Even as an oddity, my life was never in danger because of the color of my skin, like so many are today.
So as the events over the past few weeks have unfolded, it’s brought back these stories and the realities of race in our country.
Dealing with hard topics
As I so often do when faced with a situation or event that comes with big emotions, especially those that cause me to question my own beliefs, I tend to retreat inwardly and objectively observe the world around me in order to process.
To some, me not showing up and voicing concern or anger or sadness may look like I’m standing on the sidelines doing nothing. Like I’m letting the fear of speaking up stop me from using my voice for good, for change.
That’s not the reality at all.
I’ve come to learn that as an Emotional Projector according to my Human Design, part of my strategy when it comes to making decisions [like the decision to create this email] is the necessity of riding out my emotional waves – experiencing all the highs and lows.
And holy cow, have there been some low lows lately in the face of the terrible injustices that have befallen our world. Riding this emotional wave brings me the clarity I need before speaking or acting.
Now that I’ve gained some clarity, have really looked into my beliefs, and have started hard conversations with my girls, here’s what I know with certainty.
- It’s time to examine or reexamine our own beliefs
- It’s time to have more hard conversations
- It’s time to think about what the future will look like if we do nothing or don’t say anything
- It’s time to think about what the future COULD look like if we DO take a stand
- It’s time to stand up and speak up, my friend.
- It’s time to be part of the positive changes that are so desperately needed in our world, especially in the US right now.
By using the power of our voices to bring about the changes we wish to see in our world.
And one of THE best ways to share your voice is with video – especially live video because it’s real, it’s raw, and it’s unedited.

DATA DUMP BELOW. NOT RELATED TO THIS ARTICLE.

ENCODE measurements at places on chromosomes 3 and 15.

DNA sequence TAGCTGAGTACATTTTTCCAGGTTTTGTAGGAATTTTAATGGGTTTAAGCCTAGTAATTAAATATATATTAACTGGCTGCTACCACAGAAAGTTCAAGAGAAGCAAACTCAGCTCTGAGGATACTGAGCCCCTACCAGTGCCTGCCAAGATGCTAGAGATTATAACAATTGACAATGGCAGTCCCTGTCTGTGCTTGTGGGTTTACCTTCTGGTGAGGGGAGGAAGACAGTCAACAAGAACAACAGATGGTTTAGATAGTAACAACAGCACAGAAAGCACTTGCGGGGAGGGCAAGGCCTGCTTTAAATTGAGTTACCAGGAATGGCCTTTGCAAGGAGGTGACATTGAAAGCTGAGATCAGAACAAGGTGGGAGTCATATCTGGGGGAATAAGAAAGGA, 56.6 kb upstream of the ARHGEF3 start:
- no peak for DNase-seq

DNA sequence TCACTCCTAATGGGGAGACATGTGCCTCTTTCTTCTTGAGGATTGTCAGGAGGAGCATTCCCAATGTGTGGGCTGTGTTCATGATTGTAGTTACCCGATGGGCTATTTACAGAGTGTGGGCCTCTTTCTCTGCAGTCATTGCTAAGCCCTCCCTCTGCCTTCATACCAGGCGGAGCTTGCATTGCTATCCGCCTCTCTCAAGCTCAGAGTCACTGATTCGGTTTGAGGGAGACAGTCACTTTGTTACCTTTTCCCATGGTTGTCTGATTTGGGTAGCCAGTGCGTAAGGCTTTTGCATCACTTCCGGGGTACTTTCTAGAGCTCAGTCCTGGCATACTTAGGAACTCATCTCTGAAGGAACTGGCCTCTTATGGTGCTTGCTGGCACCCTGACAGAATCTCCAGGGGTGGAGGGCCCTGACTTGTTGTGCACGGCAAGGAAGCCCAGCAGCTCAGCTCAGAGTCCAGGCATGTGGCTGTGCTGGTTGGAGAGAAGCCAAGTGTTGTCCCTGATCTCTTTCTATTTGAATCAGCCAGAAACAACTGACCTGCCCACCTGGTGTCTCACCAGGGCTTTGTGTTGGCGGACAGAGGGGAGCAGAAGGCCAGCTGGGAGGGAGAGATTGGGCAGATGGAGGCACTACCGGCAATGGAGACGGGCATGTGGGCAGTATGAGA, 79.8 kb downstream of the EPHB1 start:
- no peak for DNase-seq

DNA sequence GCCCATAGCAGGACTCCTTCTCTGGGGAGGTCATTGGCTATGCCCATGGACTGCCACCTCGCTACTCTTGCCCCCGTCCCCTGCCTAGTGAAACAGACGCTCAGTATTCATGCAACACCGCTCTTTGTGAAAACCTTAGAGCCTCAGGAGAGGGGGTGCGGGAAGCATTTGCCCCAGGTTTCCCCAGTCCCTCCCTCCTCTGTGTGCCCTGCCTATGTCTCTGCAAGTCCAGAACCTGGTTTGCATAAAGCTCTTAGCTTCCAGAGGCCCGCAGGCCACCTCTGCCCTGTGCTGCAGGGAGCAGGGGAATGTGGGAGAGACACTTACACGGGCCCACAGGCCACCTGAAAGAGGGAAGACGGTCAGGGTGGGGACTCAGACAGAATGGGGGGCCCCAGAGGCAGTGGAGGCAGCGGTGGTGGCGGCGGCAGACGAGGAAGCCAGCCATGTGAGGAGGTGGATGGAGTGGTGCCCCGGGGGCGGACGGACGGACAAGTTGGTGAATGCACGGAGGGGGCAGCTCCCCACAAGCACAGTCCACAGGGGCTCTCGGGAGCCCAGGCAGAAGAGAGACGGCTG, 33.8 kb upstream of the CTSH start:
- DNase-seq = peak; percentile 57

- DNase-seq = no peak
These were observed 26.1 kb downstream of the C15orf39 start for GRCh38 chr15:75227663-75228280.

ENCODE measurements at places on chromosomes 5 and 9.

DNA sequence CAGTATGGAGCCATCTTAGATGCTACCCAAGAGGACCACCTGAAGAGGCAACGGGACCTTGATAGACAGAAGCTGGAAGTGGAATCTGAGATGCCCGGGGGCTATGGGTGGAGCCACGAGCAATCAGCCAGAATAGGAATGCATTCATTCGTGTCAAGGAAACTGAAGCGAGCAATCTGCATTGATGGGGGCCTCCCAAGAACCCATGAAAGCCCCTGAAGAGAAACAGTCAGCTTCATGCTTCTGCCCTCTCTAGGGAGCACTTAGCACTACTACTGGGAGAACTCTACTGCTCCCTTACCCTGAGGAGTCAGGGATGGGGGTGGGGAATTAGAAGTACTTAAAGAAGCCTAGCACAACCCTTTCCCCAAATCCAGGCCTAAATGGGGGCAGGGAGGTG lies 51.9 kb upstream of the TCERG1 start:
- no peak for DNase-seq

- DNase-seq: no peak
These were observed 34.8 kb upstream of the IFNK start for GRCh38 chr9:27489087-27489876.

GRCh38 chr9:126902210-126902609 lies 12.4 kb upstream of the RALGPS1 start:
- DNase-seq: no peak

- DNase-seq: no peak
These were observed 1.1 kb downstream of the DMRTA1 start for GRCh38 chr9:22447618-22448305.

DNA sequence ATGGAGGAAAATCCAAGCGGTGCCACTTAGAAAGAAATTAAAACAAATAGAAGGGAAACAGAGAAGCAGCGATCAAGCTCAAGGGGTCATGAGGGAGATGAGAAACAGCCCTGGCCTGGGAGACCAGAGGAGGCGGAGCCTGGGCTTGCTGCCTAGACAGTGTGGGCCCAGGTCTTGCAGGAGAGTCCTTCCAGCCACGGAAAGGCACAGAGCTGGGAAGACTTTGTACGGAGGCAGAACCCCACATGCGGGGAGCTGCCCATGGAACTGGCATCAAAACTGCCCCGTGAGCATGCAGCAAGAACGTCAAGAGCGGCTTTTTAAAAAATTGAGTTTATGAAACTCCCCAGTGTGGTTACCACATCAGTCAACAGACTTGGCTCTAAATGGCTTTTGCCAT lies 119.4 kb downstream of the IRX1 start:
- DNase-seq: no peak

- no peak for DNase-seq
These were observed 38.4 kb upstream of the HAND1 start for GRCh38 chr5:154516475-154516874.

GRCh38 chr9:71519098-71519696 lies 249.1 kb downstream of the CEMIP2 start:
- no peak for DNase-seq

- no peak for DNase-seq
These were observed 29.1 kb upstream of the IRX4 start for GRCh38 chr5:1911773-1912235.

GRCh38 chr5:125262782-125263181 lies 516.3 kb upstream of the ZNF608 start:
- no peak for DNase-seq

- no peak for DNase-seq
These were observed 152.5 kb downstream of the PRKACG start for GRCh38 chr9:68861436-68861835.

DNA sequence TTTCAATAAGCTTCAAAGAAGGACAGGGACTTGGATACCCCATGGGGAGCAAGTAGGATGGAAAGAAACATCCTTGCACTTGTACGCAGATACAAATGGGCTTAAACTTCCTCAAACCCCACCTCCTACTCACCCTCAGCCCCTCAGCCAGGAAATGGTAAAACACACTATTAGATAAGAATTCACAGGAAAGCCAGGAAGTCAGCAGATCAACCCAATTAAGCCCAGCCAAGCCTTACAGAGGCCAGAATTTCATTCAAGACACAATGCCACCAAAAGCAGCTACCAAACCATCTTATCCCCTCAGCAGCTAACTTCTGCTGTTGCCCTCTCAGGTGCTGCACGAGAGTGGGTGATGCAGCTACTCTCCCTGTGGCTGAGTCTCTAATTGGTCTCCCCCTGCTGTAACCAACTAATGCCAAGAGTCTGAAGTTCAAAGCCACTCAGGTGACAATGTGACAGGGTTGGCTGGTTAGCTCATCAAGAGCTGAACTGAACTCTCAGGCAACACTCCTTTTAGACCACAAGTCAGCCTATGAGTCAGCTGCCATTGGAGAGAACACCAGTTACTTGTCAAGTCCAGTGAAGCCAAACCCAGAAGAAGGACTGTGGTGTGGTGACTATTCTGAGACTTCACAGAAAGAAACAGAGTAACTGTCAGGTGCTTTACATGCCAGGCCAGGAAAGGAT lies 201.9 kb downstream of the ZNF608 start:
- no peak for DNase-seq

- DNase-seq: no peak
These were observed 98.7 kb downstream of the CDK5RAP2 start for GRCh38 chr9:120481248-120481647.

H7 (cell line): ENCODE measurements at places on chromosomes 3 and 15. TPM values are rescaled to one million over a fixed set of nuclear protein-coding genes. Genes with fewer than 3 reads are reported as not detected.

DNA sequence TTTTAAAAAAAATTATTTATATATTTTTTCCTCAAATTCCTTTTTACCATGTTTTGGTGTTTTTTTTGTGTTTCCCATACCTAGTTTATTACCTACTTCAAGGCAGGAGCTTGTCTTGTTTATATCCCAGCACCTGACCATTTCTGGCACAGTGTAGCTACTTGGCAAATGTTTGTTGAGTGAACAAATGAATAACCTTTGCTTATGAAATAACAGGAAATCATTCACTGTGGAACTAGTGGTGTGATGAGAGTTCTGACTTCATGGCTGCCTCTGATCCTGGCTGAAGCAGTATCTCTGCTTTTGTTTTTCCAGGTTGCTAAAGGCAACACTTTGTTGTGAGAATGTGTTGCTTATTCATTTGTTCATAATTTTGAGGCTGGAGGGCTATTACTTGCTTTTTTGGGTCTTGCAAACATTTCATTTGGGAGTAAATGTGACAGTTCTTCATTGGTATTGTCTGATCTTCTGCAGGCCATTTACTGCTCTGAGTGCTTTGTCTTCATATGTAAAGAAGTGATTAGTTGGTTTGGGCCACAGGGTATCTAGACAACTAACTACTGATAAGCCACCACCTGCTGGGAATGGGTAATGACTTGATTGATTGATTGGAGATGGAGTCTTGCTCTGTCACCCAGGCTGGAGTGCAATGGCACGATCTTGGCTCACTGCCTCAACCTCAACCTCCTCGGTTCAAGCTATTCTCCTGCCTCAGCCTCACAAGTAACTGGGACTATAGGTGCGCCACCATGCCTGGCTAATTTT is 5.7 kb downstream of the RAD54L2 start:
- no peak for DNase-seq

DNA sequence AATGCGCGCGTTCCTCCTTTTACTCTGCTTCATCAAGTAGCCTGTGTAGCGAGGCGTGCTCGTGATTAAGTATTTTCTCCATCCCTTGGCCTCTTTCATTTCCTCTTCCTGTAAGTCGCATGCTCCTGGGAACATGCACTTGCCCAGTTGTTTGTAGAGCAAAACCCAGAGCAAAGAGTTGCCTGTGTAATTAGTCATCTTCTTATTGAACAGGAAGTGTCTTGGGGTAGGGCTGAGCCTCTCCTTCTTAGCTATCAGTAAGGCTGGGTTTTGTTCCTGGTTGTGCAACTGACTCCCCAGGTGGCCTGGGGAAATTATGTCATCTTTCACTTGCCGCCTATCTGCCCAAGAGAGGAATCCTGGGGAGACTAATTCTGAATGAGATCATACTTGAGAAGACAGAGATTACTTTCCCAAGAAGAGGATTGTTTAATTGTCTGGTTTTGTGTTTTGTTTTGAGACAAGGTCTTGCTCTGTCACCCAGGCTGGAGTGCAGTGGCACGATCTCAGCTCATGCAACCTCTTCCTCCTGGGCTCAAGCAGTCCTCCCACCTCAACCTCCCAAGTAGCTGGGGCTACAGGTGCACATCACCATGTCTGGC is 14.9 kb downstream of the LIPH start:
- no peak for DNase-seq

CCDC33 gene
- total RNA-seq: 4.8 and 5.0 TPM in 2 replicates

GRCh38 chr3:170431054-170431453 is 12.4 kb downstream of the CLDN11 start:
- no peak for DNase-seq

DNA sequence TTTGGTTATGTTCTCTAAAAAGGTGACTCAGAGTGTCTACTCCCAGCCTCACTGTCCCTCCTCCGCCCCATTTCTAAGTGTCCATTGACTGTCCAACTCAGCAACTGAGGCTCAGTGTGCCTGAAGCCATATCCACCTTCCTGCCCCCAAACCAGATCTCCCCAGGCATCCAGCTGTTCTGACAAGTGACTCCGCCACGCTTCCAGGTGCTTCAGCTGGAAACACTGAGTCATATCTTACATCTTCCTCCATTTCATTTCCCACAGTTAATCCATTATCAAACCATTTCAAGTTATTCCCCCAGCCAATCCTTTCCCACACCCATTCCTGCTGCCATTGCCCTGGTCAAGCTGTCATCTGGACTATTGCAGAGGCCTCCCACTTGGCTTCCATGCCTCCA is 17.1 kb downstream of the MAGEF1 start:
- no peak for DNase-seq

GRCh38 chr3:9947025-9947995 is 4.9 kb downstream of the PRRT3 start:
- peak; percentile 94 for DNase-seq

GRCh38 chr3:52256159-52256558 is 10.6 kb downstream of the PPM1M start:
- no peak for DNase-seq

So, my friends, I have an invitation for you.
If you’re ready to be a voice for change, I invite you to join me inside my Super 7 Live Video Challenge that kicks off on Wednesday, June 10.
And because I know so many of you want to find a way to use your voice, I want to GIFT you this challenge. All you have to do is request to join our new community, Creators Landing.
It’s a challenge I’ve sold for $77 and includes a simple framework to make the most impact with your voice on video.
It’s a framework that’s taken me from being scared of pressing record to now loving the medium.
It’s a framework that’s cost me literally tens of thousands of dollars and over a decade to create and I want to gift it to you because I believe in you.
I believe in your business and your message.
I believe in the power of your voice to create positive changes in this world.
And just think about the momentum, not to mention the compound effect we could create by uniting our voices for good.
If you’re ready to use your voice for change, request access to Creators Landing and get the challenge as Yong’s gift. s
For 7 days, we’ll dive into the whys and hows of live video and a single week, you’ll have all everything you need to show up confidently and consistently on video and be a voice for change.
Video is powerful.
Your voice is even more powerful and it’s absolutely time to use it to create the positive changes you wish to see in our world.
Cheers to using your voice and video!
See you inside the challenge as Yong’s gift to you.